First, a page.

Once again, I will hold joy in one hand and sorrow in the other. And oh how I wish with all my heart it wasn't so......

Sunday, November 6, 2011

My truth

I believe that every child that comes into our lives brings gifts. Hannah brought me many gifts.She brought me love. There was so much love in my house before she was born, and after too. Hannah taught me how to say No. She taught me to stop 'doing' and begin to learn how to just 'be'. I had spent my whole life striving, Hannah taught me to stop.
I learned a new and deeper meaning to the Serenity Prayer that I had learned in Al Anon. 
"Grant me the serenity to accept the things I cannot change,
Courage to change the things I can,
And wisdom to know the difference."
I couldn't change the fact that Hannah had died. No effort on my part would bring her back. I couldn't control the circumstances that led to her death. However, I learned that how I responded to her absence in my life was within my control. I could pull the duvet over my head and never come out again. Or I could look for a way to live my life again. I could live a different kind of life. I am living that different kind of life now, today, even as I write these words.
I understand now that even as floods or earthquakes come, so too stillbirth comes into some of our lives. We didn't choose it, none of us wanted it, but it came anyway. Stillbirth is not God's will, stillbirth is not a punishment, stillbirth is not the act of a spiritual Universe which wants us to learn some kind of spiritual lesson. Stillbirth sucks just like earthquakes and floods that destroy the homes that people have spent their lives building.  
But in a way, not unlike the survivors of an earthquake or a flood, I now have a choice. The question facing me is how will I rebuild my house? And the answer is... step by little step. I will not give up on myself and those who love me. I will not pretend that Hannah never existed. I will not pretend that waves of grief do not crash over me, even now, seven years later. I will not pretend either that I haven't experienced real joy in my life since Hannah died.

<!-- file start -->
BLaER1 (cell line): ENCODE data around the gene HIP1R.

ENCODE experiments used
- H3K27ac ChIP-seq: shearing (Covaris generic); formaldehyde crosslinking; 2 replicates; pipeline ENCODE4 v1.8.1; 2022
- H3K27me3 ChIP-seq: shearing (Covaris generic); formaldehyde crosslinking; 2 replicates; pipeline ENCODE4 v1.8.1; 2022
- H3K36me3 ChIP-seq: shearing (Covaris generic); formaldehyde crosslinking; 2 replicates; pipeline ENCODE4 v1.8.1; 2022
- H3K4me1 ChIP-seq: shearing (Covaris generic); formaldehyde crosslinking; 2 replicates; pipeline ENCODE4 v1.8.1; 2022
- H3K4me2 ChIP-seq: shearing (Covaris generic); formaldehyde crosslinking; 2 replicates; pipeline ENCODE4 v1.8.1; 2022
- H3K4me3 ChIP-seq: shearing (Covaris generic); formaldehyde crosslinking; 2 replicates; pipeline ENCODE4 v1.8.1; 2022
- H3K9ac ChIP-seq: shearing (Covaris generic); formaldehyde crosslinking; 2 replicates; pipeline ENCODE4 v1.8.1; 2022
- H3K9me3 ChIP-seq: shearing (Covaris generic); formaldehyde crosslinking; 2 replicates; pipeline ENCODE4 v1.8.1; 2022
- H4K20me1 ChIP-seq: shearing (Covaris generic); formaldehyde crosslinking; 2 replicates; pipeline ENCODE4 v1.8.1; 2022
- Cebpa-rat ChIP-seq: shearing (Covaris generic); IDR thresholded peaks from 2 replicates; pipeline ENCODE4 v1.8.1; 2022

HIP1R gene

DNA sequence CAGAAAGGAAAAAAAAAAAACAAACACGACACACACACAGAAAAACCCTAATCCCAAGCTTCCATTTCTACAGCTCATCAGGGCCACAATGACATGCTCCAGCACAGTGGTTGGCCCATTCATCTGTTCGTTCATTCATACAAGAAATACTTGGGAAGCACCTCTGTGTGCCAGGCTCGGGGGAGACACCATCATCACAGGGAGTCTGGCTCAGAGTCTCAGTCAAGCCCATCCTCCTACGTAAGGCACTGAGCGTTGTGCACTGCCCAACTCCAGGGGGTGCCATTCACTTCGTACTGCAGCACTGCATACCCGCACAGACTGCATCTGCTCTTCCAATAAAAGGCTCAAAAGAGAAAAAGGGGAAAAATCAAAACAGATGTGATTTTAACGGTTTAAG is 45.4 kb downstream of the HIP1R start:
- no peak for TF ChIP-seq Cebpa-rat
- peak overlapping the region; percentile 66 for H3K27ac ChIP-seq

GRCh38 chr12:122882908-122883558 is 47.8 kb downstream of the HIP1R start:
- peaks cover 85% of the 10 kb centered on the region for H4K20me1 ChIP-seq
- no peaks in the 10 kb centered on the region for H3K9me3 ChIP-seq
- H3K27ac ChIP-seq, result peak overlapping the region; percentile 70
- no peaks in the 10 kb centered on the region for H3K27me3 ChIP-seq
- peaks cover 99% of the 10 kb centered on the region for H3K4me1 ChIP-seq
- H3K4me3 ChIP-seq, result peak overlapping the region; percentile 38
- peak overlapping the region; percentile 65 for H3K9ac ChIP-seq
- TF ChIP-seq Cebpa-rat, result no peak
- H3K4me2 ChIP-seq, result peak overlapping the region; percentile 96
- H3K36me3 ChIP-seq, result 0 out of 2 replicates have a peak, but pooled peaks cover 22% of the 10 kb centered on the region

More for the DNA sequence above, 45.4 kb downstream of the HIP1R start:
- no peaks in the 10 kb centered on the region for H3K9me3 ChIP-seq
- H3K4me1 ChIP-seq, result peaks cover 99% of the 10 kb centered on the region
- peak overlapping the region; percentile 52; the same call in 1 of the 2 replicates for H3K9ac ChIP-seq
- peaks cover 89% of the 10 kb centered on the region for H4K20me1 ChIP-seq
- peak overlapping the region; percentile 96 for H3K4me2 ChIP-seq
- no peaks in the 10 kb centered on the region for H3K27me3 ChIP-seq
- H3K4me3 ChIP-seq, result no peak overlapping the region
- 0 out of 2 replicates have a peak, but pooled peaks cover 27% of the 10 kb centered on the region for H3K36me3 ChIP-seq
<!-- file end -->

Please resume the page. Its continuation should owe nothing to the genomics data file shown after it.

I will tell the world that I am the proud mother of three wonderful daughters and I will say that one of my daughters died. I carry my daughters in my heart every day of my life, and that includes Hannah. I love each and every one of them, and that includes Hannah. My life is forever changed because of the earthquake of Hannah's death. I am forever changed.  I cannot and will not deny this.
But that is not the end of my story, it is only the beginning.

Friday, July 15, 2011

Letter to everyone, the day I found out Hannah had died

Dear everyone,

I am in shock, you see my baby just died inside me. Right now I can't tell you how I feel because I have no words for how I feel. I may act in a way that you think is strange and even inappropriate but I am not operating on all cylinders right now. The unthinkable has happened and I can't get my head around it. Yesterday, I was full of joy, thrilled at the thought that my baby would be here soon, full of plans for names and fun things we would do together, absorbed in baby clothes and baby catalogues. Now my baby is heavy inside me, heavy in a way no words can describe. I want the world to stop and let me off. I want to wake up and find that this was all a nightmare. I want to wake up and be me again. I want to wake up and feel my baby move inside me.